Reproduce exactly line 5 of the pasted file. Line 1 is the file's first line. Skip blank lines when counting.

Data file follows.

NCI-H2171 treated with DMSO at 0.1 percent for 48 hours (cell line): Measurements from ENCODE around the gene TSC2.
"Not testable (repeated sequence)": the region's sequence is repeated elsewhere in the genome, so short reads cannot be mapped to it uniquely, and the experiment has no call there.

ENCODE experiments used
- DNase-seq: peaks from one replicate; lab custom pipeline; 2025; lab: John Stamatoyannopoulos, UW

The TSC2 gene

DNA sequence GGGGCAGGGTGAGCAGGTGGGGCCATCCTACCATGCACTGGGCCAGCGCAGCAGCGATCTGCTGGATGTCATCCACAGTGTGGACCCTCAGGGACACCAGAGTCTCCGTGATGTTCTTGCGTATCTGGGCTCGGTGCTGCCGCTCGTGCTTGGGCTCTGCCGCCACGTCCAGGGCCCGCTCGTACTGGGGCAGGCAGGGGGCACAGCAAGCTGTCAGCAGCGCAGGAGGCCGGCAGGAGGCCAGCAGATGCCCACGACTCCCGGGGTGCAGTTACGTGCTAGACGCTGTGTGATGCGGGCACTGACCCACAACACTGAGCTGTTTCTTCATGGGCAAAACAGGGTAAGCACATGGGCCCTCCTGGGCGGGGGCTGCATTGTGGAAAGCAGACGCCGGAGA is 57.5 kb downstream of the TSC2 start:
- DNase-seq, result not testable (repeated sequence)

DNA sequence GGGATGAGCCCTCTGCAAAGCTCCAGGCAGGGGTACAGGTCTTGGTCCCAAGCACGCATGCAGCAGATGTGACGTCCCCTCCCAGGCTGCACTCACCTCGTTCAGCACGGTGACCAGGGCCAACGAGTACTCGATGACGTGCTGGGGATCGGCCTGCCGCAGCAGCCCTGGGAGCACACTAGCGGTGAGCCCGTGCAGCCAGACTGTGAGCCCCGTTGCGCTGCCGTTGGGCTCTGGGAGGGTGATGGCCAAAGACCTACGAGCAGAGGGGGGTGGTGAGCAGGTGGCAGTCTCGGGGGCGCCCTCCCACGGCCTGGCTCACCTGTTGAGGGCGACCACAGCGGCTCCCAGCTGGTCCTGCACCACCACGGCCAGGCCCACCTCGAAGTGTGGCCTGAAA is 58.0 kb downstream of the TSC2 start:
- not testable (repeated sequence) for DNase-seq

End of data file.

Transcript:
The TSC2 gene